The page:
Citation Wilson C, Simpson I & Currie EJ (2002) Soil management in pre-Hispanic raised field systems: Micromorphological evidence from Hacienda Zuleta, Ecuador. Geoarchaeology, 17 (3), pp. 261-283. https://doi.org/10.1002/gea.10015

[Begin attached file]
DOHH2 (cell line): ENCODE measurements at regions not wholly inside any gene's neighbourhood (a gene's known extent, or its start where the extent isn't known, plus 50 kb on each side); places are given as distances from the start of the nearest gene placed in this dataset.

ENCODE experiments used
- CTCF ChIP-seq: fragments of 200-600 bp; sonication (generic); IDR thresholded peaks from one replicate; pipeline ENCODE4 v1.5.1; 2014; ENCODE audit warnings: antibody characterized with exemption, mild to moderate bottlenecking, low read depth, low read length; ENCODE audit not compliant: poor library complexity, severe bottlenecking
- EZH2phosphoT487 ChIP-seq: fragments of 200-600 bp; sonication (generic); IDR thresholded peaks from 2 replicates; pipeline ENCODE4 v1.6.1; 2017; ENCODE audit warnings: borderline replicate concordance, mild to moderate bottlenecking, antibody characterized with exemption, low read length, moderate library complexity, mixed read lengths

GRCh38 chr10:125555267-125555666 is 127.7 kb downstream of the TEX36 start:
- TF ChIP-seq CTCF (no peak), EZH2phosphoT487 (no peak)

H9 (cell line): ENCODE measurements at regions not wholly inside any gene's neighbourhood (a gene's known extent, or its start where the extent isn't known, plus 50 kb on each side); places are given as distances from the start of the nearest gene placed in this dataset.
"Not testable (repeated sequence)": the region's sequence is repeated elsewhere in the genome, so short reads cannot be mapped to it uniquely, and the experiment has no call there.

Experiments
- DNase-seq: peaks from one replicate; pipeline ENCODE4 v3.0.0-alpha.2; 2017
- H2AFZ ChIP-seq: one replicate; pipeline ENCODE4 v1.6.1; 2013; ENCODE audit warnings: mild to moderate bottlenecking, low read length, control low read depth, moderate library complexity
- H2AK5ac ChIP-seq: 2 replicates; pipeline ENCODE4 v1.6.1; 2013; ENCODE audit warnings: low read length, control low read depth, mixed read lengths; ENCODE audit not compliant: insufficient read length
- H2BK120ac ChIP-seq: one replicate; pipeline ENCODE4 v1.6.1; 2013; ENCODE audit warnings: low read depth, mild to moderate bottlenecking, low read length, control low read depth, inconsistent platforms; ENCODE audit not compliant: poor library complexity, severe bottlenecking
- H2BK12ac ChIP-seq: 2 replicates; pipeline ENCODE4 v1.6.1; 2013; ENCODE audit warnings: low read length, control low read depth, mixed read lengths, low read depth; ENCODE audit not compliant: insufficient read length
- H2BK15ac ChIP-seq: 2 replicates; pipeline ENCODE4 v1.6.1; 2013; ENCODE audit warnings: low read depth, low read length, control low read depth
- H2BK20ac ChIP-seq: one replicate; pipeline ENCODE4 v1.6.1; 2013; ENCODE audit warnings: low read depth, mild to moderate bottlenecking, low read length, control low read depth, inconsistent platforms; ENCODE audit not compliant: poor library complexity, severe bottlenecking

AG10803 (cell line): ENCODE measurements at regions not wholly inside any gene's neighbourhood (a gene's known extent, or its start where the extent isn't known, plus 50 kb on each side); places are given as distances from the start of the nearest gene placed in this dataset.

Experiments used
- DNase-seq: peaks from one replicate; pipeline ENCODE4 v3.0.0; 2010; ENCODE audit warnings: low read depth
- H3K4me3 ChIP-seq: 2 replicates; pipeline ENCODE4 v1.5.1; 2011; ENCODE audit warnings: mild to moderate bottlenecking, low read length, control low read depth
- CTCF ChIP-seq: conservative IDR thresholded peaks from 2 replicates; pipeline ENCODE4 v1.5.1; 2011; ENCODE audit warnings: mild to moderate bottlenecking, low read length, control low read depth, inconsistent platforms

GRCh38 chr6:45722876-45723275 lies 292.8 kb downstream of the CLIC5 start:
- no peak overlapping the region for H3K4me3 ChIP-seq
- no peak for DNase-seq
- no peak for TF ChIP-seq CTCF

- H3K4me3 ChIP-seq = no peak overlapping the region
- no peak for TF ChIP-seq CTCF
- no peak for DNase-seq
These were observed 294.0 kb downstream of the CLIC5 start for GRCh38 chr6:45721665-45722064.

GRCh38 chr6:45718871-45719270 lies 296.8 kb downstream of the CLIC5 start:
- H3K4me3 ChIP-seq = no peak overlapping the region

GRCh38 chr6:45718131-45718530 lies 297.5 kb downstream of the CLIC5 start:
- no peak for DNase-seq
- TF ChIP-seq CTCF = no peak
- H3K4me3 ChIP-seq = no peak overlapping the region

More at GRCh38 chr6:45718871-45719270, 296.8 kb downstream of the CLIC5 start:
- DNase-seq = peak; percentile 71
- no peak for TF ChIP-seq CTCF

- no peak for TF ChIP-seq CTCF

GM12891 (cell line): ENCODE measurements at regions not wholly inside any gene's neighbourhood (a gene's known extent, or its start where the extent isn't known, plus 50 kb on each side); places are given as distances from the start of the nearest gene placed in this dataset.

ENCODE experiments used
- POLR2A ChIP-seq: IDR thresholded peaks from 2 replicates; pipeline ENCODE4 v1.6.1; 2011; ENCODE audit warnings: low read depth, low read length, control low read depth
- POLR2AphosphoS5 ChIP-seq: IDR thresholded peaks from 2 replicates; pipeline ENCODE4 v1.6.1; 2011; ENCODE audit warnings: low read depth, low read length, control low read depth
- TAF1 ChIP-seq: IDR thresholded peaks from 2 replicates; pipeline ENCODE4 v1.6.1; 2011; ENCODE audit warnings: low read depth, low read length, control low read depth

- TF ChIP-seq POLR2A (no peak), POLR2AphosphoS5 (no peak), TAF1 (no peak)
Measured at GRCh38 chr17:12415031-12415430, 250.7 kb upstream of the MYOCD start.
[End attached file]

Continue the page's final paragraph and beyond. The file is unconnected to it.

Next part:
Abstract Soils-based evidence derived from thin section micromorphology is used to explore contrasts in pre-Hispanic and Hispanic arable land management practices associated with raised fields in an inter-Andean valley of Ecuador. Differences in textural pedofeature characteristics suggest that, where they are found in the same locality, camellón systems were more intensively manured and cultivated than wachu systems. Both, however, were more intensively managed than traditional Hispanic arable fields. The importance of the camellón in pre-Hispanic agriculture is emphasized by soils-based evidence that highlights the efforts made to clear these fields of volcanic ash after the Quilotoa eruption of ca. A.D. 1280. This research suggests that, in an andosol context, pre-Hispanic and Hispanic arable land management practices leave relict and fossil soil micromorphology features that can be used to interpret land use intensities.